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    Sugary beverages linked to endometrial cancer

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    Drinking sugar-sweetened beverages boosts calories—and also risk of estrogen-dependent type 1 endometrial cancer—according to a study of more than 23,000 postmenopausal women. Published in Cancer Epidemiology, Biomarkers & Prevention, the report found no similar link with sugar-free drinks.

    To evaluate dietary intake of sugar-sweetened beverages, fruit juice, sugar-free beverages, sweets/baked goods, starch and sugars, the researchers used the Harvard Food Frequency Questionnaire (FFQ). The participants—23,039 postmenopausal women in the Iowa Women’s Health Study—were asked to report their intake of 127 food items over the past year on the FFQ.

    Sugar-sweetened beverages included colas with sugar, caffeine-free colas, carbonated beverages with sugar, and noncarbonated fruit drinks such as lemonade. Low-calorie caffeinated and non-caffeinated beverages were listed, as were sweets and baked goods such as commercial and homemade brownies, cakes, and pies.

    From 1986 to 2010, the researchers identified 506 type 1 and 89 type 2 incident endometrial cancers in the women. Risk of type 1 endometrial cancer (the most common type) was 78% higher (95% confidence interval, 1.32-2.40) in those with the highest intake of sugar-sweetened beverages than in those who did not drink sugar-sweetened beverages. The observed association was not modified by body mass index, physical activity, history of diabetes, or cigarette smoking. No association was seen between type 2 endometrial cancer risk and any of the dietary items on the FFQ.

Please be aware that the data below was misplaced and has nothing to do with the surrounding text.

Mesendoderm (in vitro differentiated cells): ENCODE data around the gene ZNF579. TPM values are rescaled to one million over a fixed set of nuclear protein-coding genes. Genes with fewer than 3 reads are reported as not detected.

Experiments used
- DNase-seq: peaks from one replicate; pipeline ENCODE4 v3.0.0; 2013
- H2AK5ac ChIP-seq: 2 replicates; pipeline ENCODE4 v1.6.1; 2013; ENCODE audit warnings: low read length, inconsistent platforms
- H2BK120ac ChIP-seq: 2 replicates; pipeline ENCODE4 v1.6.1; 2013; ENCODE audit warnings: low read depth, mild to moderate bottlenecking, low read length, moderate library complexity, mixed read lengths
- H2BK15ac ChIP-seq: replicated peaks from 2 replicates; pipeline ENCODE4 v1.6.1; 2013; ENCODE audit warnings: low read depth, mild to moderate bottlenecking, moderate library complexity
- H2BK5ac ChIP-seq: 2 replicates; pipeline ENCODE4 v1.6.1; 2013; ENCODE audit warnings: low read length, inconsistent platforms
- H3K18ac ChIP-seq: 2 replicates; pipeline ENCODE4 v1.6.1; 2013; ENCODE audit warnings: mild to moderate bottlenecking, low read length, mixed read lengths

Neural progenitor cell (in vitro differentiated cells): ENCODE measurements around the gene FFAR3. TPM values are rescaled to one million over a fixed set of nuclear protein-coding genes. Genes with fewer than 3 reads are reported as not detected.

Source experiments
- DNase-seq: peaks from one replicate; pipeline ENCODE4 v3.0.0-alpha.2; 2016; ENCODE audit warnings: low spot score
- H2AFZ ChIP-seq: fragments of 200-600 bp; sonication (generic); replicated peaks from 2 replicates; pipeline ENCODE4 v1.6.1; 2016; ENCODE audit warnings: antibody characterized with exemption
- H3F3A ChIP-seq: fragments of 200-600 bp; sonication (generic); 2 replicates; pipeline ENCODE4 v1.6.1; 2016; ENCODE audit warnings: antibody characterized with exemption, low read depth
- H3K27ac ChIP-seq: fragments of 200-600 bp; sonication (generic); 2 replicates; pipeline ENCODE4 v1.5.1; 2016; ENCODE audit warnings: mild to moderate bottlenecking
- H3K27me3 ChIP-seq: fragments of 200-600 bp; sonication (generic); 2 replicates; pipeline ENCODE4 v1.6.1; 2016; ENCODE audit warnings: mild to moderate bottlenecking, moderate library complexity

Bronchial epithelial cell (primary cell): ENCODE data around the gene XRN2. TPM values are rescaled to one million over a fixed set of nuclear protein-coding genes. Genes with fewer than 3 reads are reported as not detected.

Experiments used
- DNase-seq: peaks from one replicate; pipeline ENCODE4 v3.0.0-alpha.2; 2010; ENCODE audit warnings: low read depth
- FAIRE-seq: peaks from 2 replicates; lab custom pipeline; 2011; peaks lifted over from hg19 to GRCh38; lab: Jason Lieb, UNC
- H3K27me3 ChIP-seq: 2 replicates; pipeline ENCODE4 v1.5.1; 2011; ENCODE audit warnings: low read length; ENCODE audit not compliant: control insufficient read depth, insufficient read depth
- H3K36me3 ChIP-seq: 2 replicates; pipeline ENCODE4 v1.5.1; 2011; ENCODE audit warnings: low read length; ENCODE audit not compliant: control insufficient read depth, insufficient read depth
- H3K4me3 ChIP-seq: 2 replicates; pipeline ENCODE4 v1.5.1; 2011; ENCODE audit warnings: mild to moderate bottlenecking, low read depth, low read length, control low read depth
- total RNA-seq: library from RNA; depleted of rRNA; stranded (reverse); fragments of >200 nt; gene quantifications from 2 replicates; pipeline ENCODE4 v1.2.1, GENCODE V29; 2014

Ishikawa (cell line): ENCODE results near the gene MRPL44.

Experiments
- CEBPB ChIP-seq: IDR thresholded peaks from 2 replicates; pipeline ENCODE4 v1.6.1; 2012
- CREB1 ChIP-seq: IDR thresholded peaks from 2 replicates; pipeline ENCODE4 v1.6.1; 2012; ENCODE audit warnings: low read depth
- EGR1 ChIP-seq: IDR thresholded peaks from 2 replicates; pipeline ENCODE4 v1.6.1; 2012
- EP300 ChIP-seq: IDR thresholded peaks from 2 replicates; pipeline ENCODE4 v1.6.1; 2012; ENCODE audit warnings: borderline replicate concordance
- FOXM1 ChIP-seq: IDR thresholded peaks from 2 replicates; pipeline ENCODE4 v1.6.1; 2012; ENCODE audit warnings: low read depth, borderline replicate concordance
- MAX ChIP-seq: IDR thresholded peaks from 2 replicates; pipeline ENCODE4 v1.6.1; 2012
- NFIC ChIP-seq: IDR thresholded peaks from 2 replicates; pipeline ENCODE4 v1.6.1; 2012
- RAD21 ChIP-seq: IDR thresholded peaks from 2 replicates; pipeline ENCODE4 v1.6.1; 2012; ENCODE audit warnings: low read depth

The researchers believe that theirs is the first study to link consumption of sugar-sweetened beverages with endometrial cancer risk. They noted that type 1 endometrial cancer is estrogen-dependent whereas type 2 is not and that the increased estrogen levels seen in obese women are an established risk factor for the disease. 


     

     

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    Judith M. Orvos, ELS
    Judith M. Orvos, ELS, is a a BELS-certified medical writer and editor and an editorial consultant for Contemporary OB/GYN.

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